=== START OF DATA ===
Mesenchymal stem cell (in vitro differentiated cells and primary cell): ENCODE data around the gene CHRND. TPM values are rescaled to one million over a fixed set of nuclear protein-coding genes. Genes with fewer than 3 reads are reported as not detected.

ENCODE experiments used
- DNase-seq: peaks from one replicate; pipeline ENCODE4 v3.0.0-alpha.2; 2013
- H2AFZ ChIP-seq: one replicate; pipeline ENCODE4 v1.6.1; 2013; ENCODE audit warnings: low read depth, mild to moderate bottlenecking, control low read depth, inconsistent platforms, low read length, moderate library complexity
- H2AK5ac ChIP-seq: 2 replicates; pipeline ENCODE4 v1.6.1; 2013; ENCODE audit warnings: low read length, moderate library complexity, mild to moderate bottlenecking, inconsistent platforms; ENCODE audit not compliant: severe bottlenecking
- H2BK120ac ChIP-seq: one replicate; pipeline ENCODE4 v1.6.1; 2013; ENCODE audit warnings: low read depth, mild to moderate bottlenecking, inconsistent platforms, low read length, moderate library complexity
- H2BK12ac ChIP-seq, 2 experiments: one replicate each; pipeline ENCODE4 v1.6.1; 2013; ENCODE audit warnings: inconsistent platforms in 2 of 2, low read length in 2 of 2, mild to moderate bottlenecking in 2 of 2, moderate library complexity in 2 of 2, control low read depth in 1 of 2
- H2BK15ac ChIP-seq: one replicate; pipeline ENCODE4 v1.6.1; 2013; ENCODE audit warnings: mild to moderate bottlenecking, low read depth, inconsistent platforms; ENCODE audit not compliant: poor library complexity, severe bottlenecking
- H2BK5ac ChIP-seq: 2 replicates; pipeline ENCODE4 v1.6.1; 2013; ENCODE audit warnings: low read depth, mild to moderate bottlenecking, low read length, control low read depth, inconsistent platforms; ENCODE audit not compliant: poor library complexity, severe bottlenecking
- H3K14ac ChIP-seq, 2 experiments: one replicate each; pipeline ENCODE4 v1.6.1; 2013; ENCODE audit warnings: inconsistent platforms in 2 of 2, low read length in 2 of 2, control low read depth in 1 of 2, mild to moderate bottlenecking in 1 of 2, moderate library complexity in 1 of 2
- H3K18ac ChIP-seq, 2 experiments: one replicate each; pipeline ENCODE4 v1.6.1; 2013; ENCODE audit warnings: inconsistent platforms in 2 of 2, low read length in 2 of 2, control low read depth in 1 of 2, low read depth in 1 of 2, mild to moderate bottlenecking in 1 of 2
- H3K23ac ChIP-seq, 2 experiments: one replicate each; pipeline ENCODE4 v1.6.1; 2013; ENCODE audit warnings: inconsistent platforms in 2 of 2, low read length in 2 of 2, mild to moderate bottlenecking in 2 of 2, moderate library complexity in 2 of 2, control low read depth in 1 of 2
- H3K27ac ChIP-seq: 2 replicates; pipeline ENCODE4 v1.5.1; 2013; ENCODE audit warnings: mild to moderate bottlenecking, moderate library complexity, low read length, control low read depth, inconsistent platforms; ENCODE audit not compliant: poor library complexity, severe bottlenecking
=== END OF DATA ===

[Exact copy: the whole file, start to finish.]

Mesenchymal stem cell (in vitro differentiated cells and primary cell): ENCODE data around the gene CHRND. TPM values are rescaled to one million over a fixed set of nuclear protein-coding genes. Genes with fewer than 3 reads are reported as not detected.

ENCODE experiments used
- DNase-seq: peaks from one replicate; pipeline ENCODE4 v3.0.0-alpha.2; 2013
- H2AFZ ChIP-seq: one replicate; pipeline ENCODE4 v1.6.1; 2013; ENCODE audit warnings: low read depth, mild to moderate bottlenecking, control low read depth, inconsistent platforms, low read length, moderate library complexity
- H2AK5ac ChIP-seq: 2 replicates; pipeline ENCODE4 v1.6.1; 2013; ENCODE audit warnings: low read length, moderate library complexity, mild to moderate bottlenecking, inconsistent platforms; ENCODE audit not compliant: severe bottlenecking
- H2BK120ac ChIP-seq: one replicate; pipeline ENCODE4 v1.6.1; 2013; ENCODE audit warnings: low read depth, mild to moderate bottlenecking, inconsistent platforms, low read length, moderate library complexity
- H2BK12ac ChIP-seq, 2 experiments: one replicate each; pipeline ENCODE4 v1.6.1; 2013; ENCODE audit warnings: inconsistent platforms in 2 of 2, low read length in 2 of 2, mild to moderate bottlenecking in 2 of 2, moderate library complexity in 2 of 2, control low read depth in 1 of 2
- H2BK15ac ChIP-seq: one replicate; pipeline ENCODE4 v1.6.1; 2013; ENCODE audit warnings: mild to moderate bottlenecking, low read depth, inconsistent platforms; ENCODE audit not compliant: poor library complexity, severe bottlenecking
- H2BK5ac ChIP-seq: 2 replicates; pipeline ENCODE4 v1.6.1; 2013; ENCODE audit warnings: low read depth, mild to moderate bottlenecking, low read length, control low read depth, inconsistent platforms; ENCODE audit not compliant: poor library complexity, severe bottlenecking
- H3K14ac ChIP-seq, 2 experiments: one replicate each; pipeline ENCODE4 v1.6.1; 2013; ENCODE audit warnings: inconsistent platforms in 2 of 2, low read length in 2 of 2, control low read depth in 1 of 2, mild to moderate bottlenecking in 1 of 2, moderate library complexity in 1 of 2
- H3K18ac ChIP-seq, 2 experiments: one replicate each; pipeline ENCODE4 v1.6.1; 2013; ENCODE audit warnings: inconsistent platforms in 2 of 2, low read length in 2 of 2, control low read depth in 1 of 2, low read depth in 1 of 2, mild to moderate bottlenecking in 1 of 2
- H3K23ac ChIP-seq, 2 experiments: one replicate each; pipeline ENCODE4 v1.6.1; 2013; ENCODE audit warnings: inconsistent platforms in 2 of 2, low read length in 2 of 2, mild to moderate bottlenecking in 2 of 2, moderate library complexity in 2 of 2, control low read depth in 1 of 2
- H3K27ac ChIP-seq: 2 replicates; pipeline ENCODE4 v1.5.1; 2013; ENCODE audit warnings: mild to moderate bottlenecking, moderate library complexity, low read length, control low read depth, inconsistent platforms; ENCODE audit not compliant: poor library complexity, severe bottlenecking